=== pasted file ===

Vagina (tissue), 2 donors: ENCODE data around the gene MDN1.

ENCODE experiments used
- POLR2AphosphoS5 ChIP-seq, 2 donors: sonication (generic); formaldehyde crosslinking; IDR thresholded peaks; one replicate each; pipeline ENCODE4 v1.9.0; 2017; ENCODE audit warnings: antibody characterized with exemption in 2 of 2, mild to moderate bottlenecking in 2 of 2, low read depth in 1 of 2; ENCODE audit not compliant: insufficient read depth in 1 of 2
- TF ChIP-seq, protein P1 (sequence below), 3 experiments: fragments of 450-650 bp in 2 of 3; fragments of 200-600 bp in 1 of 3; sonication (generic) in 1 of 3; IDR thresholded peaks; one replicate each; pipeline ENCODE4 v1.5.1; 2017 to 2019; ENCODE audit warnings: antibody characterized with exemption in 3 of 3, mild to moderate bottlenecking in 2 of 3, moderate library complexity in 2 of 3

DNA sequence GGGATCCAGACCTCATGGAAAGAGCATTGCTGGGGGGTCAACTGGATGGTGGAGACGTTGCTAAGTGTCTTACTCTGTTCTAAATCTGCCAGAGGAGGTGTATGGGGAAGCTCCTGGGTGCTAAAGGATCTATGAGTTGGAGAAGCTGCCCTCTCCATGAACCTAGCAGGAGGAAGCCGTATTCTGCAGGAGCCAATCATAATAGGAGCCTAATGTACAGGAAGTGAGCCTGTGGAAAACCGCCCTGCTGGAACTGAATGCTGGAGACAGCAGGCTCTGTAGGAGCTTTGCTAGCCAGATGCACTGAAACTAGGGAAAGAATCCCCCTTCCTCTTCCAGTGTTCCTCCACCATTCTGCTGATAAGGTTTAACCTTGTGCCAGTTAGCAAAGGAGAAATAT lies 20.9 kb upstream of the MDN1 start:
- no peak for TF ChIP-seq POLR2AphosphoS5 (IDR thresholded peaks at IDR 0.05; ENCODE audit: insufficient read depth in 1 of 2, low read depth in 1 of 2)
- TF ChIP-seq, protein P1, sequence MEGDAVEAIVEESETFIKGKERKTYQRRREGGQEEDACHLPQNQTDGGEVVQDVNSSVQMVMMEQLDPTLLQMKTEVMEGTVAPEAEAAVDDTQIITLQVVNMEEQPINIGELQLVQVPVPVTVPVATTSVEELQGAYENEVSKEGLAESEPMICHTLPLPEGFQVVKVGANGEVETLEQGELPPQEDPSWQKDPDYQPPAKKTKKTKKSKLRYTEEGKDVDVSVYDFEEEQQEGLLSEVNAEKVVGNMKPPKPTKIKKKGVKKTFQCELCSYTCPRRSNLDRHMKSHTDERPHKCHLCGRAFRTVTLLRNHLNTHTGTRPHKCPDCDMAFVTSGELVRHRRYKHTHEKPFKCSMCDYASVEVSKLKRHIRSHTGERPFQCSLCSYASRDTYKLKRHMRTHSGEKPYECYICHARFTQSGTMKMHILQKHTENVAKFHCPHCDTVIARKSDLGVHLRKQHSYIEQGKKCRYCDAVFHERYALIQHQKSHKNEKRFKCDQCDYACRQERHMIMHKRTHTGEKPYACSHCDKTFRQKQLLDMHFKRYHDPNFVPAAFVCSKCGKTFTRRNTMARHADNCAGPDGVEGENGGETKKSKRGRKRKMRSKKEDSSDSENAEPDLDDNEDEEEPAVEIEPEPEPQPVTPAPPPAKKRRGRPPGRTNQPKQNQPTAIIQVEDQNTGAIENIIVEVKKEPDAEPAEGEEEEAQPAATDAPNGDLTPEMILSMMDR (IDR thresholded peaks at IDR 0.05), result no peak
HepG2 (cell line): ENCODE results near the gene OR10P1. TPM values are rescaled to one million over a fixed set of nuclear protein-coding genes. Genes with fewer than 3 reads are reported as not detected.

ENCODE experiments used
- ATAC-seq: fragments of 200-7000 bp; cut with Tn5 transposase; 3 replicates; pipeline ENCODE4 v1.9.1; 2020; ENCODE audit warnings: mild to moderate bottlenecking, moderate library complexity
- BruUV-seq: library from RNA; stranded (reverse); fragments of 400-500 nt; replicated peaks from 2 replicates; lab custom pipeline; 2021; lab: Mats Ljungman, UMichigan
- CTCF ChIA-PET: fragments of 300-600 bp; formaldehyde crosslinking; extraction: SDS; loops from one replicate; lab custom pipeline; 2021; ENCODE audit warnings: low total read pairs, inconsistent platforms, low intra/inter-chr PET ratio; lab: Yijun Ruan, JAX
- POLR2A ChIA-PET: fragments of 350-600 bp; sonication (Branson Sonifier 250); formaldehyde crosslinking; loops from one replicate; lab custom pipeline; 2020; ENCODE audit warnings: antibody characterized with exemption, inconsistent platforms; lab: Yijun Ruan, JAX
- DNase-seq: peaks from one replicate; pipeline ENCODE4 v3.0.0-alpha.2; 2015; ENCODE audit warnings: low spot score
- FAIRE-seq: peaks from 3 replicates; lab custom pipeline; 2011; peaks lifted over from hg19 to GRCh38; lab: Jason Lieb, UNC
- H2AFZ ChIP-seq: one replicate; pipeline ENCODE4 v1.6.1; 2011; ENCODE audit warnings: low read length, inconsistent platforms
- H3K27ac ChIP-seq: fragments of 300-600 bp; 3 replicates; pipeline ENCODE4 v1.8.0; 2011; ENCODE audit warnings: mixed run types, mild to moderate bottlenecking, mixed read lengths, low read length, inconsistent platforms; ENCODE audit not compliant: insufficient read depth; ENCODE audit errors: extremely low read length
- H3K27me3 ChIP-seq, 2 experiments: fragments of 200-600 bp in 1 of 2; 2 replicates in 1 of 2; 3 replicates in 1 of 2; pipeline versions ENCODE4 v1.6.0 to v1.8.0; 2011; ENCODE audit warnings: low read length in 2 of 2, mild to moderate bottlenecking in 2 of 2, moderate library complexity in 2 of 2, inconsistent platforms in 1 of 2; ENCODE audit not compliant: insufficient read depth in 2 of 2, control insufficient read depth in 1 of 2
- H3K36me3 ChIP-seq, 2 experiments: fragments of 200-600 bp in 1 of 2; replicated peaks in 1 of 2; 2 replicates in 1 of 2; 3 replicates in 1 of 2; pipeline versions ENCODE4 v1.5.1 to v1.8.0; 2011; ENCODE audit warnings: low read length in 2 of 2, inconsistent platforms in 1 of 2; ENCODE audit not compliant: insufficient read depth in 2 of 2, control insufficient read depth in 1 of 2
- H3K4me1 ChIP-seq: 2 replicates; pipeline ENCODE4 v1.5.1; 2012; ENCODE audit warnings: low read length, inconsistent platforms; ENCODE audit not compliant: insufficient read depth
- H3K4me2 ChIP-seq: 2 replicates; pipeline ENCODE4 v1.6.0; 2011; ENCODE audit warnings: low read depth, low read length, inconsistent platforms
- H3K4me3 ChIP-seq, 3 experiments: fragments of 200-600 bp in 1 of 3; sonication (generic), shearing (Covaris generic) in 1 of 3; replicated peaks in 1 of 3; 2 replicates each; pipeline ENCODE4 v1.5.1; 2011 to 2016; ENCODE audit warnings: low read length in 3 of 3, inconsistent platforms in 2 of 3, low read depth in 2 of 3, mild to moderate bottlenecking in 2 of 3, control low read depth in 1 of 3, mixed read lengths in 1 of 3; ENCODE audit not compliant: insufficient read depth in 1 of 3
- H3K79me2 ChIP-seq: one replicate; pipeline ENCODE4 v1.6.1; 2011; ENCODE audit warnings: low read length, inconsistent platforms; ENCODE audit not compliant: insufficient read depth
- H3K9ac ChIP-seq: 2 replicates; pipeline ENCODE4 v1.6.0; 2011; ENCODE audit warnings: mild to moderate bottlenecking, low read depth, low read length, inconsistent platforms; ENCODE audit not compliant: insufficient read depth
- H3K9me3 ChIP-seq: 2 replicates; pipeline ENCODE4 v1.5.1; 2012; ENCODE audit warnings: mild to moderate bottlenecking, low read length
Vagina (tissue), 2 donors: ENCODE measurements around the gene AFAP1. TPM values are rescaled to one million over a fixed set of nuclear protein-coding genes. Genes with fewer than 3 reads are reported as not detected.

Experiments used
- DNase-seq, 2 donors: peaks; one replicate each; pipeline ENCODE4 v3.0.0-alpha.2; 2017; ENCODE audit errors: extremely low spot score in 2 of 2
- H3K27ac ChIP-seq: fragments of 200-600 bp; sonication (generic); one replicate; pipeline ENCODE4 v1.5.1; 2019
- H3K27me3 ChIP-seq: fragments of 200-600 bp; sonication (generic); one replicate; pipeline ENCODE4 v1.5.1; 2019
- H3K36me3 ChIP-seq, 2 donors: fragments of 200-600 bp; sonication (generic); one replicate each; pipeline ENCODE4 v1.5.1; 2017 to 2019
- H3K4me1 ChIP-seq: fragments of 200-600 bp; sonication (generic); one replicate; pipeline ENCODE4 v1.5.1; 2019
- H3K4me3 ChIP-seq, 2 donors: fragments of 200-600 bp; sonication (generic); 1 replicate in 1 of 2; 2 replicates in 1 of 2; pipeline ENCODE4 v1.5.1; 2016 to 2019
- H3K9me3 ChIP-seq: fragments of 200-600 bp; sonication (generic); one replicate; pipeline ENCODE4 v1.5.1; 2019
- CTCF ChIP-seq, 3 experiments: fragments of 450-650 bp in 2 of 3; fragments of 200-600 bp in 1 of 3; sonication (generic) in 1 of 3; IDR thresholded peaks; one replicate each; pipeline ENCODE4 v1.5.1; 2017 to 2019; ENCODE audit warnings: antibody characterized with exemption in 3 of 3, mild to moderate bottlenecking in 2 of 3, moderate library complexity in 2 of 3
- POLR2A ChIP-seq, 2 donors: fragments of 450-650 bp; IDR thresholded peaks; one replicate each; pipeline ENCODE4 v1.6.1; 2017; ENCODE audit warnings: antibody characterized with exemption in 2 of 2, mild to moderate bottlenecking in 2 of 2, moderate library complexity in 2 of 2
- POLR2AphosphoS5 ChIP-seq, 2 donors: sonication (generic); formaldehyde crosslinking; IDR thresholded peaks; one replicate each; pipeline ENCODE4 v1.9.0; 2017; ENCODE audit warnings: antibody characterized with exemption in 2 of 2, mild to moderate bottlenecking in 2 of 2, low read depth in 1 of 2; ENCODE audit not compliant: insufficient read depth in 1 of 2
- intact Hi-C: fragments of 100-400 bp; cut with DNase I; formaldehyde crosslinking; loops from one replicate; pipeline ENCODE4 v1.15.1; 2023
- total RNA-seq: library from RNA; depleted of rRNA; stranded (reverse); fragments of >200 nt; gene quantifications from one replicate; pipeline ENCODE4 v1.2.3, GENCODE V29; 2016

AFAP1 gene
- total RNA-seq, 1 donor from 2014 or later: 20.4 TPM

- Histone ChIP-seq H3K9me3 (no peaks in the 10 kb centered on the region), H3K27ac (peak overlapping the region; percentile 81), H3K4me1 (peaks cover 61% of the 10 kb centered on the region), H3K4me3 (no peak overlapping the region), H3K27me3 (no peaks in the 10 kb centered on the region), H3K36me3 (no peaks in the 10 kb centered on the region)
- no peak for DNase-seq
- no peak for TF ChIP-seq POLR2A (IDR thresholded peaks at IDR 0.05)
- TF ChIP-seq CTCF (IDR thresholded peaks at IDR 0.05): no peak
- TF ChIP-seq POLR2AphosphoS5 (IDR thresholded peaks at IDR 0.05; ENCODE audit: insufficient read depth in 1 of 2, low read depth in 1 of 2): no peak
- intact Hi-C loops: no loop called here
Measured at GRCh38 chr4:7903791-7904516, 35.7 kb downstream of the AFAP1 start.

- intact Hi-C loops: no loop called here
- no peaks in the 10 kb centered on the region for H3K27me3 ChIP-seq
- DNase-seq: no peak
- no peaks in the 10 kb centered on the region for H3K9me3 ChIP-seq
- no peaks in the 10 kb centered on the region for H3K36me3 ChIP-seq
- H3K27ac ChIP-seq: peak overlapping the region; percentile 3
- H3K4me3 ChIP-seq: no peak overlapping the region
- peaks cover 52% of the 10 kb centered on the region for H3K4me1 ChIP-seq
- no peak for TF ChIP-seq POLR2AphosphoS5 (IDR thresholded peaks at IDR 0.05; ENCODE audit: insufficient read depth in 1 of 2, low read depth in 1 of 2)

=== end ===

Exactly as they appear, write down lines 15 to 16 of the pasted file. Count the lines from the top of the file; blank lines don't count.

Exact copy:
- FAIRE-seq: peaks from 3 replicates; lab custom pipeline; 2011; peaks lifted over from hg19 to GRCh38; lab: Jason Lieb, UNC
- H2AFZ ChIP-seq: one replicate; pipeline ENCODE4 v1.6.1; 2011; ENCODE audit warnings: low read length, inconsistent platforms